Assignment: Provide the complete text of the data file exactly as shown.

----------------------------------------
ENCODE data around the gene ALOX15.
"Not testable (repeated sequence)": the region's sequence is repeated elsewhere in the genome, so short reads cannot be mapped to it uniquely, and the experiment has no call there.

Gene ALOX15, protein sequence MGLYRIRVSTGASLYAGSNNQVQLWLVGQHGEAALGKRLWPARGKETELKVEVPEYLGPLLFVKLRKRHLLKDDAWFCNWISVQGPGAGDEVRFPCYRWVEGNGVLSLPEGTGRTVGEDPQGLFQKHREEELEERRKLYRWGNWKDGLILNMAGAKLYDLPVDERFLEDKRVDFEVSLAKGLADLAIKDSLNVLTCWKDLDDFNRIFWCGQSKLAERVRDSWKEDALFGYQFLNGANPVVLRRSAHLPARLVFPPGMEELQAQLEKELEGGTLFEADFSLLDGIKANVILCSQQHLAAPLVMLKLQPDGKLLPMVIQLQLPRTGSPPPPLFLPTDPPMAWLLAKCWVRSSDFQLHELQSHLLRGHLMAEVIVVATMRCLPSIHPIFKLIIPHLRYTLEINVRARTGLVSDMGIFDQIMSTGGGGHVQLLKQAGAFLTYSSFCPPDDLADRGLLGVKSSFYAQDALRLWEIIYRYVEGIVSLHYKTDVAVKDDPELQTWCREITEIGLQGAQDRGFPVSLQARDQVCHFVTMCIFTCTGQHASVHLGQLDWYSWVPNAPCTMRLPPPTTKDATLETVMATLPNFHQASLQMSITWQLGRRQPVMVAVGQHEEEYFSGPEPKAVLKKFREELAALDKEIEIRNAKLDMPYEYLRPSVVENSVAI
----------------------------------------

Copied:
ENCODE data around the gene ALOX15.
"Not testable (repeated sequence)": the region's sequence is repeated elsewhere in the genome, so short reads cannot be mapped to it uniquely, and the experiment has no call there.

Gene ALOX15, protein sequence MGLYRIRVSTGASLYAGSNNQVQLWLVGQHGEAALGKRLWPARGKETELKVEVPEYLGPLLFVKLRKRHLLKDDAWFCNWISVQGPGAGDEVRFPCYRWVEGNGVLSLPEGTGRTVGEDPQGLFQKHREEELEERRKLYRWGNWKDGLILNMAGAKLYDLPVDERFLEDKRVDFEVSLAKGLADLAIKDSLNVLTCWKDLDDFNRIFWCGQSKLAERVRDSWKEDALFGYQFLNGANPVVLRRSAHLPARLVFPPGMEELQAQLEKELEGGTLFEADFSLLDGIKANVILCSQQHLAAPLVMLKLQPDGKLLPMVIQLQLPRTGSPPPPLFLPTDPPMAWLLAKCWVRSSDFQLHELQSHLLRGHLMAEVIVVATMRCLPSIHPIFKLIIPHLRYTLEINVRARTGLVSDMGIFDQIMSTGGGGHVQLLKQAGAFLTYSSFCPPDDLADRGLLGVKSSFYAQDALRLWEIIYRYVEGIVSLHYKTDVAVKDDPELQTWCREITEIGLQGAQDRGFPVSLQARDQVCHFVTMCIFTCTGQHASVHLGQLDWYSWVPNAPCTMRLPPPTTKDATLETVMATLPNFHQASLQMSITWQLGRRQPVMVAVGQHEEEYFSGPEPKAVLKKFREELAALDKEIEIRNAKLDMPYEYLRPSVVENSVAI